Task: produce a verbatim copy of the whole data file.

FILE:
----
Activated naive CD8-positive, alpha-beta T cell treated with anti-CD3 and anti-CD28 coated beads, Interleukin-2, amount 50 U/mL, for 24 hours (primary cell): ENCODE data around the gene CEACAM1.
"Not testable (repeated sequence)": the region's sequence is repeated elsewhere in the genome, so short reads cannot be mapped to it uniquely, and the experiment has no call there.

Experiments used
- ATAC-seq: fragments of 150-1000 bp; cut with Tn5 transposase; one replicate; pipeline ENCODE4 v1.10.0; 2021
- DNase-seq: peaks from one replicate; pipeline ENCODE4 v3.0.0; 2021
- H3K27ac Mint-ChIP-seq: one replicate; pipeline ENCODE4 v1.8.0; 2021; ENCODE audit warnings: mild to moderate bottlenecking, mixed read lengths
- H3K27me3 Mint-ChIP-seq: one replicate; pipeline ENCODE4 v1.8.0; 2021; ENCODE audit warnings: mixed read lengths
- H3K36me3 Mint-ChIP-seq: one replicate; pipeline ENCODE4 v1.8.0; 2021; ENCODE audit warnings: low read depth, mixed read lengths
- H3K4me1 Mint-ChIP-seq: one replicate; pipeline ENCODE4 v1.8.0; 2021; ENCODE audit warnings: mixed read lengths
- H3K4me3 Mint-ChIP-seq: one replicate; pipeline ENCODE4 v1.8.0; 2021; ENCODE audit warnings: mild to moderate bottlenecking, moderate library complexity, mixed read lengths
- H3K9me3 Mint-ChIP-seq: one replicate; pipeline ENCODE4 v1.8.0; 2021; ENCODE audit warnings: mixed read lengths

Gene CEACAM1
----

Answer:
Activated naive CD8-positive, alpha-beta T cell treated with anti-CD3 and anti-CD28 coated beads, Interleukin-2, amount 50 U/mL, for 24 hours (primary cell): ENCODE data around the gene CEACAM1.
"Not testable (repeated sequence)": the region's sequence is repeated elsewhere in the genome, so short reads cannot be mapped to it uniquely, and the experiment has no call there.

Experiments used
- ATAC-seq: fragments of 150-1000 bp; cut with Tn5 transposase; one replicate; pipeline ENCODE4 v1.10.0; 2021
- DNase-seq: peaks from one replicate; pipeline ENCODE4 v3.0.0; 2021
- H3K27ac Mint-ChIP-seq: one replicate; pipeline ENCODE4 v1.8.0; 2021; ENCODE audit warnings: mild to moderate bottlenecking, mixed read lengths
- H3K27me3 Mint-ChIP-seq: one replicate; pipeline ENCODE4 v1.8.0; 2021; ENCODE audit warnings: mixed read lengths
- H3K36me3 Mint-ChIP-seq: one replicate; pipeline ENCODE4 v1.8.0; 2021; ENCODE audit warnings: low read depth, mixed read lengths
- H3K4me1 Mint-ChIP-seq: one replicate; pipeline ENCODE4 v1.8.0; 2021; ENCODE audit warnings: mixed read lengths
- H3K4me3 Mint-ChIP-seq: one replicate; pipeline ENCODE4 v1.8.0; 2021; ENCODE audit warnings: mild to moderate bottlenecking, moderate library complexity, mixed read lengths
- H3K9me3 Mint-ChIP-seq: one replicate; pipeline ENCODE4 v1.8.0; 2021; ENCODE audit warnings: mixed read lengths

Gene CEACAM1